Nurse: I think for me, the biggest change has been watching more video. Just comparing these first five games to my whole season last year and just simplifying my game and really conserving my energy. There were times last year where I would be running all over in my own zone trying to get the job done, but at the same time, I was expending a lot of energy. For me this year it has become more of a compact game. Letting the game just come to me, staying in between the dots and really being aware of where I am in my own zone position-wise. I think that has made my life a lot easier and it is helping me to conserve the energy that I need to be able to play 25-30 minutes a night.

C&B: Have you had to change your training regimen at all?

Nurse: I haven't had to make any major adjustments. Here the main focus is usually on our cardio and being explosive, so with our workouts that we have through the team there hasn't really been any change in the way I work out. I mean, I'm a pretty lean guy (laughs) so probably my biggest challenge this year is going to be to my diet and trying to put on a few pounds, but I want to stay a comfortable weight where I can go out there and play those big minutes and be high energy.

C&B: I have to ask a few questions about your coaches and the management with the Greyhounds. They are well-known around the hockey community for your GM (Kyle Dubas) and your Head Coach (Sheldon Keefe) have embraced the concepts of advanced analytics into their analysis of both team and individual performance as a supplement to what they observe on the ice. Do they communicate any of that to you and your teammates on the ice?

Nurse: I think that its more of an internal thing for the coaching staff and for Kyle. There are certainly points in the season where they will bring up the stats and show us face-off percentages and time-on-ice stats and things like that, but those are more general stats. There are different phases of the season where they will bring up the more advanced stats and break them down with us as a team. There's also obviously our video sessions and times where you can go in and talk to the coach and he'll bring up some stats and you'll have the chance to look them over. I think as far as knowing every situation and what your numbers are, this is probably one of the only teams in the league where you have the option of going up and talking to them about it because they always have stats available for us. You always know things that you need to work on whether its seen through video or through advanced stats, as I said, this is one of the most advanced teams in the league and really the entire CHL in that area.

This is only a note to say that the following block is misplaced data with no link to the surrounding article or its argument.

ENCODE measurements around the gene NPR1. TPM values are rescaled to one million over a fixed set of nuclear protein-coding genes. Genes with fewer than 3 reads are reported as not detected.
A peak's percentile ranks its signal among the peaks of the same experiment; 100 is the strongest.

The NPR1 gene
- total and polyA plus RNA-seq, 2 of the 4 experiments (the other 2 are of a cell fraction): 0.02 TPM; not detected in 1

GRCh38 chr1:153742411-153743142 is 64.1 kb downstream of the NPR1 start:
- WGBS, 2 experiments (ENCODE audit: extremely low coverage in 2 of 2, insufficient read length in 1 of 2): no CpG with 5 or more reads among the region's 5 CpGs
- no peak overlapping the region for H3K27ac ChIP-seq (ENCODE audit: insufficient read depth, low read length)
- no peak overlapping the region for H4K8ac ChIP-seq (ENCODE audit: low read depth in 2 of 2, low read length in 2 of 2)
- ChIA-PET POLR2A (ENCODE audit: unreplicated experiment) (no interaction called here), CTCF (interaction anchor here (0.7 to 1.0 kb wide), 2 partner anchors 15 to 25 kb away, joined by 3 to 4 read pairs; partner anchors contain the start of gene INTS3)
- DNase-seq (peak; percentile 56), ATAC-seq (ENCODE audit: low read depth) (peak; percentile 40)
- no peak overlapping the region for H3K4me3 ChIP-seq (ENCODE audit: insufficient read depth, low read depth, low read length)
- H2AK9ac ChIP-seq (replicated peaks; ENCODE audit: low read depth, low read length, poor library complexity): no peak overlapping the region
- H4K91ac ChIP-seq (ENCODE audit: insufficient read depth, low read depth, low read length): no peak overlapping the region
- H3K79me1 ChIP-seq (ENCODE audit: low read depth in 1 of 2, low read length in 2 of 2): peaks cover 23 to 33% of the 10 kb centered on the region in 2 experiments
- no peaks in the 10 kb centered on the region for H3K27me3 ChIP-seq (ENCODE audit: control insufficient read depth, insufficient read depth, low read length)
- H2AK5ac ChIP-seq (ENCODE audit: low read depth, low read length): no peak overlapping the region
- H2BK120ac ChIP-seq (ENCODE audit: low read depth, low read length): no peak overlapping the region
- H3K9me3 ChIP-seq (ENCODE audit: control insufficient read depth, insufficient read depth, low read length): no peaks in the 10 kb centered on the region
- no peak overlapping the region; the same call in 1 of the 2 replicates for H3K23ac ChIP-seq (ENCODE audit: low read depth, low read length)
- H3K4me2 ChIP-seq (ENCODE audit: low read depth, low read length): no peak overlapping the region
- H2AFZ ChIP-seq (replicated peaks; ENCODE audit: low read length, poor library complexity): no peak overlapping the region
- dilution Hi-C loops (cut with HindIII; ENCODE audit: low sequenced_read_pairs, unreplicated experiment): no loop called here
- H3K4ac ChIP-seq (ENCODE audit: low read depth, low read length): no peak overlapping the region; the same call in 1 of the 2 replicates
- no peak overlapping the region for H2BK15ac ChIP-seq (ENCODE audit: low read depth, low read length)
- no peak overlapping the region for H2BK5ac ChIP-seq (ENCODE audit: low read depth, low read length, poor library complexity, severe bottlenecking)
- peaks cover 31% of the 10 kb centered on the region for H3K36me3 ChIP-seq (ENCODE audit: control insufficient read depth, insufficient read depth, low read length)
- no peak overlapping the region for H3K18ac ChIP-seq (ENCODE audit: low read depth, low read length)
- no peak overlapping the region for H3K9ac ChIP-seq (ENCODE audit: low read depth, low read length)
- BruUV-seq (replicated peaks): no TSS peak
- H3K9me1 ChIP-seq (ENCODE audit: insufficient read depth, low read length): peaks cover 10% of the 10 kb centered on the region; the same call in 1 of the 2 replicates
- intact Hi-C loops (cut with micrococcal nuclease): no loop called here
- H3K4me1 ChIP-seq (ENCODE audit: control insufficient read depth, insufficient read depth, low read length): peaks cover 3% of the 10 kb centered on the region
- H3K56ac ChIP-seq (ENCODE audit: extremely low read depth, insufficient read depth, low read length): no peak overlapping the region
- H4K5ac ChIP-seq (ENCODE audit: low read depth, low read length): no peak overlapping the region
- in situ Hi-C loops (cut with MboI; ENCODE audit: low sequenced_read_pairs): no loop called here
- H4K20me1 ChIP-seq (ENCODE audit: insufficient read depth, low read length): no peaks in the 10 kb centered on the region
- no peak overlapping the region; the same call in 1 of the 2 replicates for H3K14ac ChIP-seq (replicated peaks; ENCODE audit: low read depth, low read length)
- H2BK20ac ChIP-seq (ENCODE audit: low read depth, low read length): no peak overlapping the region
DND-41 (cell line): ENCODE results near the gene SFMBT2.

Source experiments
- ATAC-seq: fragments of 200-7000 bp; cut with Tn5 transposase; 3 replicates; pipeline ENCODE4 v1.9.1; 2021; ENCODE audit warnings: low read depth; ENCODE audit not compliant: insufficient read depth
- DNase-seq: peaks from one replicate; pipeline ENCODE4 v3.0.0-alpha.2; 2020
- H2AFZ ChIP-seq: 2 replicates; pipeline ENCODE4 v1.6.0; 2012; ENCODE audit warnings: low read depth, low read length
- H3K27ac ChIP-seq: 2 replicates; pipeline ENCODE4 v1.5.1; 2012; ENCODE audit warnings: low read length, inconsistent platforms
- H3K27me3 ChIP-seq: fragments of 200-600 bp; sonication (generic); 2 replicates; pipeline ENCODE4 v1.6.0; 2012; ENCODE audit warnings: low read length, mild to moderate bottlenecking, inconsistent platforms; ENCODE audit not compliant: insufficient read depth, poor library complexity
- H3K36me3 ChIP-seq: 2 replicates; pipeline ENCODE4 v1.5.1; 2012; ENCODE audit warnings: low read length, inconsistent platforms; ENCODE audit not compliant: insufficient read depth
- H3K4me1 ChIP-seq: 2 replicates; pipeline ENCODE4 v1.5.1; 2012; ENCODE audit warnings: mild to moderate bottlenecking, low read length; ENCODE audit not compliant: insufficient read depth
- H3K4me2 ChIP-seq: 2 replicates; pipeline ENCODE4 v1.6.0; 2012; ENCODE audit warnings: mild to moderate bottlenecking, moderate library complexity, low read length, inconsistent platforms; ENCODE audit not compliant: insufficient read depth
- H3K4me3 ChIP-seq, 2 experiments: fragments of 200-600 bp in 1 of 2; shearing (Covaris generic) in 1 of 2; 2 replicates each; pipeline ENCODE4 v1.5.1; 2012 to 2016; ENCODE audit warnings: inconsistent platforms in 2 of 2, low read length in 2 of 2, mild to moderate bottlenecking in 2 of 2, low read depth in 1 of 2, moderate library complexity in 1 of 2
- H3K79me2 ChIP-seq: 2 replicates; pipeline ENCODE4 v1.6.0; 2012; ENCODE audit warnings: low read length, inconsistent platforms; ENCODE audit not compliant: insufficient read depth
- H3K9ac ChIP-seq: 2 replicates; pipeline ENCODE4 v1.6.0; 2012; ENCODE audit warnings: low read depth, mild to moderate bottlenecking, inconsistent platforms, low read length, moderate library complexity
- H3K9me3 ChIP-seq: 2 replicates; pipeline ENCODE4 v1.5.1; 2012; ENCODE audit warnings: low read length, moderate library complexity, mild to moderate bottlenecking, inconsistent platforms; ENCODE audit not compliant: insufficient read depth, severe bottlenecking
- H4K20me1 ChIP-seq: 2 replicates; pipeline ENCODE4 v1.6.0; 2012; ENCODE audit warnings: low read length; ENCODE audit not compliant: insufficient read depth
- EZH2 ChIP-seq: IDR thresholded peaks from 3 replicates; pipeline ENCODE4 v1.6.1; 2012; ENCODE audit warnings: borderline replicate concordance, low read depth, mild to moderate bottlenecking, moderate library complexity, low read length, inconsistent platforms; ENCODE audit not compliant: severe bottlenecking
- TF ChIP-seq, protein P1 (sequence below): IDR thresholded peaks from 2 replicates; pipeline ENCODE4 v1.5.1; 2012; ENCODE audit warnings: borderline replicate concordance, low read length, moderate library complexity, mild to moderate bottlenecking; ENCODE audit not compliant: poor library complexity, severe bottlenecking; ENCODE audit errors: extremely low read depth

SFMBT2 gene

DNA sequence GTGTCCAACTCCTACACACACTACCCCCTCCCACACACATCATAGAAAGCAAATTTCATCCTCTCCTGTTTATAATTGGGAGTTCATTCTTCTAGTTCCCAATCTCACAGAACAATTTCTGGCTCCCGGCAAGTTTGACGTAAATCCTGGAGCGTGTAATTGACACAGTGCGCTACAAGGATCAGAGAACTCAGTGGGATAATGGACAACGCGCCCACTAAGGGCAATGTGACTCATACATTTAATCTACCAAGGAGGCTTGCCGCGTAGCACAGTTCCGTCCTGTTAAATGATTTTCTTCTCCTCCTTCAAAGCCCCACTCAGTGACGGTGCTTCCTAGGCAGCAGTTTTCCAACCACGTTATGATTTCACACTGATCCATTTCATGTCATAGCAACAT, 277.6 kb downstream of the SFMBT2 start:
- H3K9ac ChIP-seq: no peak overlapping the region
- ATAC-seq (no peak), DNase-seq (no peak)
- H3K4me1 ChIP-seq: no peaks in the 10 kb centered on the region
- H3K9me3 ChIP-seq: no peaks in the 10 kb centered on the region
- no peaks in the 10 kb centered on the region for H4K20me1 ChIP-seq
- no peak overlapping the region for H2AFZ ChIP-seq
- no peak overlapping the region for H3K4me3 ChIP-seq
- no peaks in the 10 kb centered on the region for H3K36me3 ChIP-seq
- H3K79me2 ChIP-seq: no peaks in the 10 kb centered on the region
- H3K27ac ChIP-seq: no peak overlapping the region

C&B: As a guy who won the Bobby Smith trophy last year (for the OHL's Academic Player of the Year), congratulations on that by the way, you obviously work hard at your education and I'd imagine analysis might appeal to you on some level. I can't imagine any player obsessing over these kinds of stats because at the end of the day, wins are what matters most, but are advanced stats something you're conscious of from a developmental standpoint in terms of helping you assess your strengths and ways that you can improve your game, or do you rely more on the instruction you receive from your coaches?

...the coaches and their word always comes first, but when you go back and analyze things later, I think that stats go hand-in-hand with that.